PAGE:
Look how the touches out wide are concentrated nowhere near the Hibs byeline, with far less activity in and around the Easter Road outfit’s box.
There was significantly less fluency and no obvious plan in Aberdeen’s attempts to attack Hibs, who, it should be stated, were also using a three-man backline.
If the space afforded Boyle wasn’t enough of an argument for Aberdeen to ditch the back three, however, and return to a back four, it was also noticeable how the Dons difference-makers struggled to get forward from their deep starting positions in contrast to their opponents.
After Leigh went off, Kennedy was at left wing-back and McLennan was a right-back, which, as wingers, seems to stifle their attacking abilities, because they are starting far further back than they would be if they were playing front of a regular full-back.
While Hibs were getting in behind the Dons’ defence time and again, the likes of Kennedy, running from deep, were hitting a brick wall 30 yards from Hibs goal and being forced into crosses from less-than-favourable positions.
Kennedy had team-best 77 touches during the 90 minutes and made 16 crosses over the course of the game, only five of which were “good” according to Opta, while sub McLennan managed just one cross before being taken off again.
Meanwhile, Hayes and Ferguson were getting the ball with their back to goal near halfway a lot of the time – not the best area of the pitch to make things happen. Hayes only completed 58.3% of his passes in the Hibs’ half. Ferguson had the most successful passes in the Hibs half, with a 75% completion rate.
Ferguson also teed up Ross McCrorie for Aberdeen’s only shot on goal and completed one other key pass over the 90 minutes. Hayes, however, who moved to right-back in the second half, had no key passes.
Hornby’s best contribution was a front-post flick-on which McLennan totally missed, while he also hit the bar with a deflected header late on.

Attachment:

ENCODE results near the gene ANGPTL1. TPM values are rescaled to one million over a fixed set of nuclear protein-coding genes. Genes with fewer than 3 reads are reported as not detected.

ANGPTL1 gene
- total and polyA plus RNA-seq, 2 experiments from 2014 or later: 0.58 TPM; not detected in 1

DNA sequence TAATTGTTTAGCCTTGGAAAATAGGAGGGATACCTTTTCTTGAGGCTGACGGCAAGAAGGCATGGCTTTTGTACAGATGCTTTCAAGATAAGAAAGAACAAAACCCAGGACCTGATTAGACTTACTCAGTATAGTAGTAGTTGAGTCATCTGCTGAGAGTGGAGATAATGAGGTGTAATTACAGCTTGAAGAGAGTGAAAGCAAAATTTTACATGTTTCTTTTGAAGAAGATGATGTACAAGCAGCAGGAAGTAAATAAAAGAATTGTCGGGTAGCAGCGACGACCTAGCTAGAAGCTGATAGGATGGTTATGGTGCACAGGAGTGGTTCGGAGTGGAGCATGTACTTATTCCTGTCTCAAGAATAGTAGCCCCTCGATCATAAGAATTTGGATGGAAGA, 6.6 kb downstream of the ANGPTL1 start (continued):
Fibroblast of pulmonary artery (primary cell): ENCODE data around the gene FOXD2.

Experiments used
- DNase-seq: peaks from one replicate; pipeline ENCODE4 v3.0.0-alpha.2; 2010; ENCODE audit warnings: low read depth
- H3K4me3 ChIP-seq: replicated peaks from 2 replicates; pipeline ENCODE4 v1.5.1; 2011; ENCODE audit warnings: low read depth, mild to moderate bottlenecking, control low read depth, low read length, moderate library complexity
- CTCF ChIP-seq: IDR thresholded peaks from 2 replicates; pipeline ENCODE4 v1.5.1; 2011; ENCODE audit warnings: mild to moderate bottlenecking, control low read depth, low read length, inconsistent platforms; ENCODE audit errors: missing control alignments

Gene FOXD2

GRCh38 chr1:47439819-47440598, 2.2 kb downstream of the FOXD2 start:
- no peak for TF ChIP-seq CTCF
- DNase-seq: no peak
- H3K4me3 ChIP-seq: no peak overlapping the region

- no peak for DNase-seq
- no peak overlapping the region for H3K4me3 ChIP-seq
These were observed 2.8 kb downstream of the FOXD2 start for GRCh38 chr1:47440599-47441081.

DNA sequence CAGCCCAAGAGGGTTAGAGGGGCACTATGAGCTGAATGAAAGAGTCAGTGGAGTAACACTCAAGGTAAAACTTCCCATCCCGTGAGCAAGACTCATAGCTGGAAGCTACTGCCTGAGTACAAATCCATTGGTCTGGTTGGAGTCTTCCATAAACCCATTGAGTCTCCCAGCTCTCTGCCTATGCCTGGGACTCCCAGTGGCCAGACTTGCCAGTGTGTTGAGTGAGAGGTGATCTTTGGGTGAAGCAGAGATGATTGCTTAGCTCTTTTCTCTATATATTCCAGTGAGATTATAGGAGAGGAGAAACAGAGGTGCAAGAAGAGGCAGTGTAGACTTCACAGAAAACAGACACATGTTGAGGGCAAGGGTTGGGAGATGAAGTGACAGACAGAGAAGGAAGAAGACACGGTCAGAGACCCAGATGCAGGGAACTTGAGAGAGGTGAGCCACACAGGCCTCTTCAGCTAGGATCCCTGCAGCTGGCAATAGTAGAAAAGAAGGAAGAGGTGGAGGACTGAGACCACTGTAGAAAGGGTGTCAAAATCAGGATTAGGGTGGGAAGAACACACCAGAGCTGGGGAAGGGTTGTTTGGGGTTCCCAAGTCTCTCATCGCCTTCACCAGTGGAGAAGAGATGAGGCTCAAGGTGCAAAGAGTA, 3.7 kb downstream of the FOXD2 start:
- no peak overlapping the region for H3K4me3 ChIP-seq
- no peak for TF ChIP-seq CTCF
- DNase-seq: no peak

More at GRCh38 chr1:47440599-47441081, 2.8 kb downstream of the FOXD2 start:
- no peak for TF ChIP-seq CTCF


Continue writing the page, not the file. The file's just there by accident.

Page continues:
The average position graphic tells the story of a Dons front three who spent most of their time on the halfway line trying to get the ball:
In contrast, look at the Hibs players’ average positions, on the left.
Other talking points:
Fit-again McGeouch last played in the 3-3 draw with Celtic at Pittodrie in October. How the mood has changed since then.
The Hoops draw was one of Aberdeen’s best performances this season, while last week, with losses to two rivals in the league standings, was maybe the nadir.
McGeouch did well to come in from the start and play 60 minutes in midfield.
He was tidy enough on the ball, although whether McGeouch, Lewis Ferguson and Ross McCrorie can all play in the same 11 is up for debate.
Former loanee left-back Leigh signed a short-term deal in October – while still fighting back to fitness from a leg break – playing a few times before suffering what he said was the first hamstring injury of his career.
While approaching a return to fitness again, he extended his stay until the end of the season and it appears, having only managed 10 appearances between November and now, he will now be out with another hamstring problem.
McLennan suffered the ignominy of being sub-subbed at Easter Road.
The Buchan-raised youth academy graduate was also taken off before half-time in the 2-0 midweek defeat to Livingston.
Derek McInnes, who recently handed McLennan a contract extension, insisted the decision had been tactical as Aberdeen changed shape to attack Hibs at 1-0 down in the second half.
McLennan, who was sent on at right-back and then pushed further forward, didn’t stand out as being particularly bad among the Dons’ performers.